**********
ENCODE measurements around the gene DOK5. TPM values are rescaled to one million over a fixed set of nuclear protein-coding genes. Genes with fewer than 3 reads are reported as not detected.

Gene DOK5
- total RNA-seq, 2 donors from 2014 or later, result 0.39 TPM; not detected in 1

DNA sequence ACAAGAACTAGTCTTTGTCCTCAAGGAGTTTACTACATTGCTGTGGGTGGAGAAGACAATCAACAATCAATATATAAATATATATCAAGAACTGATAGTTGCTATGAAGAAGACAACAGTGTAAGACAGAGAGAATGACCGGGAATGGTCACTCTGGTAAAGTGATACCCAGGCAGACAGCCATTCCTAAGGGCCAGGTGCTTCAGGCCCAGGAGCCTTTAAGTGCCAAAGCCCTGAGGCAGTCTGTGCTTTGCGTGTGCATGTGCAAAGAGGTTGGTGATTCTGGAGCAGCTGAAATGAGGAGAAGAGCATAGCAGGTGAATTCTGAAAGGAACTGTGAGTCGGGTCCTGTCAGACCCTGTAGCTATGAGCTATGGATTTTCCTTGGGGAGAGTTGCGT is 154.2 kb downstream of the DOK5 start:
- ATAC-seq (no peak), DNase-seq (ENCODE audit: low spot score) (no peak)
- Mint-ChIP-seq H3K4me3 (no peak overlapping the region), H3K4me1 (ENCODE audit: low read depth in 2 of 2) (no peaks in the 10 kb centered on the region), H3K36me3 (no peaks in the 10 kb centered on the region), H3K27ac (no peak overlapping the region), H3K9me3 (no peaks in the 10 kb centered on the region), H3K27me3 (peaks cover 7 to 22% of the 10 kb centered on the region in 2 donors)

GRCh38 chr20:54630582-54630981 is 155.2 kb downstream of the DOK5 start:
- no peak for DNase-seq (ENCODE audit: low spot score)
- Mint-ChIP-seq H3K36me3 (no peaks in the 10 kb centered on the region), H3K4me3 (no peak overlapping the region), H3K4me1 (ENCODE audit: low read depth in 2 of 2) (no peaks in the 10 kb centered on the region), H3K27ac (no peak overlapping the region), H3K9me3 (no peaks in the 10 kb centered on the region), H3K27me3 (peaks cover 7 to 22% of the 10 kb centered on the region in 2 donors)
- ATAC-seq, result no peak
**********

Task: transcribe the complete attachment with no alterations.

ENCODE measurements around the gene DOK5. TPM values are rescaled to one million over a fixed set of nuclear protein-coding genes. Genes with fewer than 3 reads are reported as not detected.

Gene DOK5
- total RNA-seq, 2 donors from 2014 or later, result 0.39 TPM; not detected in 1

DNA sequence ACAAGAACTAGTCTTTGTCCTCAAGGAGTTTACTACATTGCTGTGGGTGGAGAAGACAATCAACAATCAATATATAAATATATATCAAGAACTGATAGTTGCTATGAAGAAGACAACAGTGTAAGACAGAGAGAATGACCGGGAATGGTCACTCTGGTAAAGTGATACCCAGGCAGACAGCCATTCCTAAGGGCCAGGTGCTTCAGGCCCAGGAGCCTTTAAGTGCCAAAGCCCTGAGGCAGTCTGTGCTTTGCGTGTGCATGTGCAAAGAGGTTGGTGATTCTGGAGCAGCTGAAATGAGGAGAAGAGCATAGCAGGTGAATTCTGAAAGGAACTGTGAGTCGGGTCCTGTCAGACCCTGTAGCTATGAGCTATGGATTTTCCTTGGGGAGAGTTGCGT is 154.2 kb downstream of the DOK5 start:
- ATAC-seq (no peak), DNase-seq (ENCODE audit: low spot score) (no peak)
- Mint-ChIP-seq H3K4me3 (no peak overlapping the region), H3K4me1 (ENCODE audit: low read depth in 2 of 2) (no peaks in the 10 kb centered on the region), H3K36me3 (no peaks in the 10 kb centered on the region), H3K27ac (no peak overlapping the region), H3K9me3 (no peaks in the 10 kb centered on the region), H3K27me3 (peaks cover 7 to 22% of the 10 kb centered on the region in 2 donors)

GRCh38 chr20:54630582-54630981 is 155.2 kb downstream of the DOK5 start:
- no peak for DNase-seq (ENCODE audit: low spot score)
- Mint-ChIP-seq H3K36me3 (no peaks in the 10 kb centered on the region), H3K4me3 (no peak overlapping the region), H3K4me1 (ENCODE audit: low read depth in 2 of 2) (no peaks in the 10 kb centered on the region), H3K27ac (no peak overlapping the region), H3K9me3 (no peaks in the 10 kb centered on the region), H3K27me3 (peaks cover 7 to 22% of the 10 kb centered on the region in 2 donors)
- ATAC-seq, result no peak